The 13 Colonies

“Few people know the predicament that we are in, on a thousand accounts,” sighed a discouraged George Washington in a letter in January 1776.  Washington added that he often thought how much happier he would have been, if instead of accepting the command to lead the American Revolutionary War, he had instead enlisted in the ranks or, if his conscience could have allowed it, “retired to the back country and lived in a wigwam.” 

Not exactly the inspired, hope filled speech that we expect from the commander in chief of a young republic as he led one of the most monumental campaigns in human history.  And that was in January 1776.  George had another six long tough years before the final Battle of Yorktown in October 1781.  What had so disheartened our fearless leader?  Why did a wigwam in West Virginia look so appealing?

As the fighting began, George, his military staff, and Congress, quickly began to understand the reality of a small, disorganized group of colonies that had challenged one of the most powerful empires in the world.  The thirteen colonies had spirit and ideals, but lacked almost everything else required for success in 18th century warfare:  a stable currency to purchase supplies and pay troops, ironworks for the extensive production of cannons, mortars, and terribly lethal bayonets, sufficient textiles and leather for tents, uniforms, blankets, shoes and boots, and the raw ingredients and mills for gunpowder.  The colonists, whose wealth lay in agriculture and natural resource production, faced serious shortages of these supplies throughout the War.  These were the supplies that the Spanish and Hispanic Americans began providing in 1776, and continued to provide throughout the American Revolutionary War.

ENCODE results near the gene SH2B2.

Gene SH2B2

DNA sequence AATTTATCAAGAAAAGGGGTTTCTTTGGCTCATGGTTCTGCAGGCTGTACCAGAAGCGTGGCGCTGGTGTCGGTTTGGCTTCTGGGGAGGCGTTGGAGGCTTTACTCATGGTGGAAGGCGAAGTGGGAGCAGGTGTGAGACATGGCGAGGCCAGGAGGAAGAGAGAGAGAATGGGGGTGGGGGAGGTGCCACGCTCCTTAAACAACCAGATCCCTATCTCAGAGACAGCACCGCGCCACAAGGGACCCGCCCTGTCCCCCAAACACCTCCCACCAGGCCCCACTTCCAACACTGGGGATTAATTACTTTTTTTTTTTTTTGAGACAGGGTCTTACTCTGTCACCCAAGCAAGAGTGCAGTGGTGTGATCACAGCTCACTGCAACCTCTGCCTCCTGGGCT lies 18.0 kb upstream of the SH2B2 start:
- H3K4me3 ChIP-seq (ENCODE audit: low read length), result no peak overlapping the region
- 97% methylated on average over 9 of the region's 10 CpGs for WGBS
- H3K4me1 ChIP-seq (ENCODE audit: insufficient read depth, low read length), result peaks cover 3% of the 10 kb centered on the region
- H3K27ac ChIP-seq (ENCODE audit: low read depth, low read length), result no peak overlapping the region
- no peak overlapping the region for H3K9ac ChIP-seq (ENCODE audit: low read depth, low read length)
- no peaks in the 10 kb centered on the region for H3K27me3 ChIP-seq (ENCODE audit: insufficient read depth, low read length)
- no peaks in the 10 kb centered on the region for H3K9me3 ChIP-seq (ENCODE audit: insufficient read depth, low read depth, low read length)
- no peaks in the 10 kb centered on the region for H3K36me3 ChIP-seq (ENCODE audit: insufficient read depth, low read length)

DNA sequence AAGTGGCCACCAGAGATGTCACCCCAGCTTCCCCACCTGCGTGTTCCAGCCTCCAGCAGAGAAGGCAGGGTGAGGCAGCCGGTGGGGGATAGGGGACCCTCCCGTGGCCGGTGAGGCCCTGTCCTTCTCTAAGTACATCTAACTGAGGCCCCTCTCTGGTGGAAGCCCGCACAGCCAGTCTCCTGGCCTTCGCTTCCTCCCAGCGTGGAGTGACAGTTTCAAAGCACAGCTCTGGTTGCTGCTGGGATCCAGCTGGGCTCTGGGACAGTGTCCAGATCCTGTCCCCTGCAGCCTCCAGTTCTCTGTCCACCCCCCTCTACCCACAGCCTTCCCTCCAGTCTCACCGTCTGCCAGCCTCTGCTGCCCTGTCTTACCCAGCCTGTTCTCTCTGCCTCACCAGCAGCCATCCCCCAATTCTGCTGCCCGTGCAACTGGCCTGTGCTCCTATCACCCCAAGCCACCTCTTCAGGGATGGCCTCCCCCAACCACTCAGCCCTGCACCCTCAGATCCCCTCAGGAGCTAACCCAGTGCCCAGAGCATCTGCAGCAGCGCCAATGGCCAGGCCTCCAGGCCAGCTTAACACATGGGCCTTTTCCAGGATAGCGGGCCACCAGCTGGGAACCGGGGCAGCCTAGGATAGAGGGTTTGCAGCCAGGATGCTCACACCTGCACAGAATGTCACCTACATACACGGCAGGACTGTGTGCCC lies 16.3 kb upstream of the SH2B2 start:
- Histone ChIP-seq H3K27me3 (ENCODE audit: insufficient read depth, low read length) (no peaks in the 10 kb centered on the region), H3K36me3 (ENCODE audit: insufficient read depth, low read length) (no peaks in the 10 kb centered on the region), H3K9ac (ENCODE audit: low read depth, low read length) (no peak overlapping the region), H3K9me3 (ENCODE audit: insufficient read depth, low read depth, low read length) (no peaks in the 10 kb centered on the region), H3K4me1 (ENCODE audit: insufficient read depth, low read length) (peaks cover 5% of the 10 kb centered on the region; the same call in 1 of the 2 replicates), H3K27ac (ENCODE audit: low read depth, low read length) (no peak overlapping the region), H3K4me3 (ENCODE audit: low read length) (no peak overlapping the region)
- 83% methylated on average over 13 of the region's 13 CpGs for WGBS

The colonies were colonies, deliberately kept in economic backwardness by policies and legislation dictated by London.  The British Parliament’s Currency Act of 1764 prohibited the North American colonies from minting coins or printing currency.  Gold deposits were not discovered until well after the Revolutionary War.  Without local currency, the colonies usually relied on Spanish specie, called pieces of eight, pesos, or “Mexicans,” since so much of the late 18th century Spanish mineral wealth was from the well-developed mining operations in Mexico.  Congress authorized the first Continental currency, designated as two million in Spanish milled dollars, in June of 1775.  The Continental currency quickly began to lose value and to inflate, and by the 1779, the currency was at 1/25th of its value.      

Over 95% of the colonists worked in agriculture, compared to less than 2% of us today.  While agriculture and the proto-industrial production in the rural economies enabled a high standard of living for the 18th century, this economic structure could not support sustained warfare.  The Navigation Acts of 1750 limited iron production in the colonies to pig iron.  Pig iron is processed raw iron, with a very high carbon content that makes it brittle and useful only in limited applications, lacking the gleaming tensile strength required for fatally efficient bayonets or to withstand explosive cannon fire.  Rifles were handcrafted throughout the colonies, particularly in Pennsylvania, but not in sufficient quantities for an Army.